BLOG: Social media conspiracies--we're all part of the problem - WMC Action News 5 - Memphis, Tennessee

BLOG: Social media conspiracies--we're all part of the problem

JonBenet Ramsey (left) Katy Perry (right) JonBenet Ramsey (left) Katy Perry (right)
MEMPHIS, TN (WMC) -

Social media has completely changed the world we live in. Facts don't matter, the points are all made up, and we are all part of the problem.

Look no further than the viral story of the week: Katy Perry is really JonBenet Ramsey.

Yes. You read that correctly. A wild conspiracy is getting a ton of clicks and a ton of criticism.

Friday, Katy Perry was the top trending term on Facebook.

Why is this happening?

It's not because the story is new or because it has now been proven true. It's all because somebody with a large following saw the theory and shared it.

The stories are all linking back to a YouTube video posted December 2014--another phenomenon of social media: old stories resurfacing for no apparent reason.

In the video, a man named Dave Johnson calls the 1996 Ramsey murder a hoax. He said JonBenet never died and instead, she grew up to be world famous entertainer Katy Perry.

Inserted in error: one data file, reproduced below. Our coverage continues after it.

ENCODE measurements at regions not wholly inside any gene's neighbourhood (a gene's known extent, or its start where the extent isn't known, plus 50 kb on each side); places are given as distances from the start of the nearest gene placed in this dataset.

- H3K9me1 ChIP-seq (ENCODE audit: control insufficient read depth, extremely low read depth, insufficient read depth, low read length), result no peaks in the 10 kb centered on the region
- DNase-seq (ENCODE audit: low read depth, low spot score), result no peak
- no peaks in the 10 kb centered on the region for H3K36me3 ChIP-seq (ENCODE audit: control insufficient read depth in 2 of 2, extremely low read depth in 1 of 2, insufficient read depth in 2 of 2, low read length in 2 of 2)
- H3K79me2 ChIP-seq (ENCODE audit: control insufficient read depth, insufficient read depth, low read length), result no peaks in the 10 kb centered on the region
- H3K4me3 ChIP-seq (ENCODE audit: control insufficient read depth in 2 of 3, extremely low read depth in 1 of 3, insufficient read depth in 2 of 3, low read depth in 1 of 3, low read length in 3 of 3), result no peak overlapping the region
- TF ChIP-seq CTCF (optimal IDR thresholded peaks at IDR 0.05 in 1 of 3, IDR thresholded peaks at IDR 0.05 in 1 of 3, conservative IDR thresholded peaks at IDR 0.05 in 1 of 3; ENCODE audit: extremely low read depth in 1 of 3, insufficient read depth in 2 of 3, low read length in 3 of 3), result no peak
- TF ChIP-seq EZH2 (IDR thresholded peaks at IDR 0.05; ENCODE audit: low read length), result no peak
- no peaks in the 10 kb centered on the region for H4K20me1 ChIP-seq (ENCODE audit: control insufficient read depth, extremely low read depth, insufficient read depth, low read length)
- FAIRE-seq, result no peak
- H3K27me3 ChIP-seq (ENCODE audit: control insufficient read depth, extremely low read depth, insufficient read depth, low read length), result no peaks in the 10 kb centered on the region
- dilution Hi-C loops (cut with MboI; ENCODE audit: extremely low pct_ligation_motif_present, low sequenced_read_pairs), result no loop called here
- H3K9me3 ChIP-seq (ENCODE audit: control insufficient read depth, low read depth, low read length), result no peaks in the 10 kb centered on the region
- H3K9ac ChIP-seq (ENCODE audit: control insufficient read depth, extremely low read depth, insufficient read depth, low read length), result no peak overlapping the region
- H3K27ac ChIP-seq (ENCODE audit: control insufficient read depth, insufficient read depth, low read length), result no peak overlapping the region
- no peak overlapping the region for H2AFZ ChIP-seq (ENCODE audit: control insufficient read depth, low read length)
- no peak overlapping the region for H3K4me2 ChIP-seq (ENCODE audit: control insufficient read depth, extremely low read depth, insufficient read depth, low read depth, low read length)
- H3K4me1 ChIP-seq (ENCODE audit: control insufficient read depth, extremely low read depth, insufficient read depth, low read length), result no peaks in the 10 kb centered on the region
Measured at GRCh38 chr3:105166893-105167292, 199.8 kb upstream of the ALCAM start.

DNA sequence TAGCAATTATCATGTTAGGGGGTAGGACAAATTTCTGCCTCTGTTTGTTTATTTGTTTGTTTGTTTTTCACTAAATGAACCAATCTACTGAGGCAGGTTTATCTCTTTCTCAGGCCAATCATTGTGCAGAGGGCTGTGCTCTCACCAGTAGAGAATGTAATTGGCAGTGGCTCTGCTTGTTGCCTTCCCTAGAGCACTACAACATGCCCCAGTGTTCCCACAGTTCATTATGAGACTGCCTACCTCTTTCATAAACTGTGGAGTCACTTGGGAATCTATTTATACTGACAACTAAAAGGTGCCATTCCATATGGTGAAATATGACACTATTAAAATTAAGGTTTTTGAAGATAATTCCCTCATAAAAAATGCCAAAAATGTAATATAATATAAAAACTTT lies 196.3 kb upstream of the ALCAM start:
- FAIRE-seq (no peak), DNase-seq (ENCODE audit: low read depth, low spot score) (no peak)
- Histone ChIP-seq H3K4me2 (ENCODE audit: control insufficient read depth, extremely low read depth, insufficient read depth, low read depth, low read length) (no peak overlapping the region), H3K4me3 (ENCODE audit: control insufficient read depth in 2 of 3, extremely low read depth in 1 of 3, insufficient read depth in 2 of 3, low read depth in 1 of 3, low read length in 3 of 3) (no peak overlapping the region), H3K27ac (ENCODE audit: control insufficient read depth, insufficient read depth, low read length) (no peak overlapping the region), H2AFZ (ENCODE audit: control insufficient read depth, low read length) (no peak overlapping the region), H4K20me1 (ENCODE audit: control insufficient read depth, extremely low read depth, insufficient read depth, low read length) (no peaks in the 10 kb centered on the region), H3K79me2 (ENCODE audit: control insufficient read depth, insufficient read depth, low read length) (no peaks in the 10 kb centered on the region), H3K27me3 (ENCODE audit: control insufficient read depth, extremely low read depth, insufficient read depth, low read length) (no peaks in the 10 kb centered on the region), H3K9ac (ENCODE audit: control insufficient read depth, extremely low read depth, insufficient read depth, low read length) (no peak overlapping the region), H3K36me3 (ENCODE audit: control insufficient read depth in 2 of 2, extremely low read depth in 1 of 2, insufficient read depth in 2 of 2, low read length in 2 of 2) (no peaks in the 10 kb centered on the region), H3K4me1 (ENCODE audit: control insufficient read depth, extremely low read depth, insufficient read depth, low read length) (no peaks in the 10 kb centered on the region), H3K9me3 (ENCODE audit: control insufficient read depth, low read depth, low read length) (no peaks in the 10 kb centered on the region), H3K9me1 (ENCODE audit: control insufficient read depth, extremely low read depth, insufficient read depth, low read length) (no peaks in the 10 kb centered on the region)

Nevermind that Katy Perry was born in 1984 (six years before JonBenet). Nevermind that Perry's childhood in Santa Barbara, California is well documented. Nevermind that JonBenet's body was found and autopsied. 

Facts don't matter in a social media world. In fact, this article (the one you're reading right now) is part of the problem.

Social media is by definition social. When someone clicks on, shares, likes, or comments on a story it gives that story more social weight. So even by debunking an outrageous theory, you give the original story social power.

In politics, you cast your vote for the candidate you want. It's simple. Social media is more complicated. Your vote is whatever you interact with--it doesn't matter HOW you interact with it. A negative comment is still a comment, and it feeds the story's social power.

So if the story annoys you, if you don't want to see it at all, if you want to do your part to stop it, turn the other cheek.

Don't lash out at the post by telling the author they're dumb. Don't logically explain why the hypothesis makes no sense. When you do that, you're only helping further the problem. 

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